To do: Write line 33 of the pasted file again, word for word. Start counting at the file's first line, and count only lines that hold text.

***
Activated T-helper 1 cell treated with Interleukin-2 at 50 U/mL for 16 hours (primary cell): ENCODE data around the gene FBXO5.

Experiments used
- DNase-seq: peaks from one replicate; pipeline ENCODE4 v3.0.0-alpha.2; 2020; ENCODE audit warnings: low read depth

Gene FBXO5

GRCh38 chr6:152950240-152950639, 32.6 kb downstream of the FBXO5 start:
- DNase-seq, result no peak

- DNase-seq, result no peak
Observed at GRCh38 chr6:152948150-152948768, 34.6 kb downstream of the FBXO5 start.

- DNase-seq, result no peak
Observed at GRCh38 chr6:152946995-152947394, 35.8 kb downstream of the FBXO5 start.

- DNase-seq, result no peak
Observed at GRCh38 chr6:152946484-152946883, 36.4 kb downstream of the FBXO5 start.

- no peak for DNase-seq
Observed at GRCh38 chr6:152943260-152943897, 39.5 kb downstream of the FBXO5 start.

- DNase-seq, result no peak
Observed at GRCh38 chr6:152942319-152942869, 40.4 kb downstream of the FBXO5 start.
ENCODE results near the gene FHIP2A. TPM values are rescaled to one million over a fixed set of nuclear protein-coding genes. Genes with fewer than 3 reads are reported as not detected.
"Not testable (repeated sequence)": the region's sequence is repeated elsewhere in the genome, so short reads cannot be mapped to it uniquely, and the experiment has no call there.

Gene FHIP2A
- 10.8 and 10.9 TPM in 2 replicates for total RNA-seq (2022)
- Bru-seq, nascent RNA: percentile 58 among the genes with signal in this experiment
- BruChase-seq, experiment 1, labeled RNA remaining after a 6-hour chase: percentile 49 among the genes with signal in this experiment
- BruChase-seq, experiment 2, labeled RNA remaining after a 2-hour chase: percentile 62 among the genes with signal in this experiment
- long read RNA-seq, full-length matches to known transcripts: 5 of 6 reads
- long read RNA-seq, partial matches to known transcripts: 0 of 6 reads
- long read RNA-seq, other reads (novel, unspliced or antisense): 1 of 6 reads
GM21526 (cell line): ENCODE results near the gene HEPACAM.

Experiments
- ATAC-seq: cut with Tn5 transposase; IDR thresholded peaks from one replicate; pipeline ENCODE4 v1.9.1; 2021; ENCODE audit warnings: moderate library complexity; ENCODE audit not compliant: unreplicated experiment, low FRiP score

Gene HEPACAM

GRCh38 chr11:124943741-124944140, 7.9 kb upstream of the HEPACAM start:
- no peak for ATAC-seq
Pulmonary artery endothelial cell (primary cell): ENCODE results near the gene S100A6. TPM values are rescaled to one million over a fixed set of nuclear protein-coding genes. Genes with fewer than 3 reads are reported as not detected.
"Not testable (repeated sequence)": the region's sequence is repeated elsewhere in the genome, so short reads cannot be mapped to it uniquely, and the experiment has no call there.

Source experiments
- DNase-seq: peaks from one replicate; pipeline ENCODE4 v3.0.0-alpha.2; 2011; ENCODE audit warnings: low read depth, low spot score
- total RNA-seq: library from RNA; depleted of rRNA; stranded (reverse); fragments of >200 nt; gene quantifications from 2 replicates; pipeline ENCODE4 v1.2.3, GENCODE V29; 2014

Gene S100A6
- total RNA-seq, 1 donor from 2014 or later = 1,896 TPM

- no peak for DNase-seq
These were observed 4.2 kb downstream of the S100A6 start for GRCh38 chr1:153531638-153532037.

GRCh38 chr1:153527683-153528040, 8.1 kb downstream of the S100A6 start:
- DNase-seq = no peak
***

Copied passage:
Pulmonary artery endothelial cell (primary cell): ENCODE results near the gene S100A6. TPM values are rescaled to one million over a fixed set of nuclear protein-coding genes. Genes with fewer than 3 reads are reported as not detected.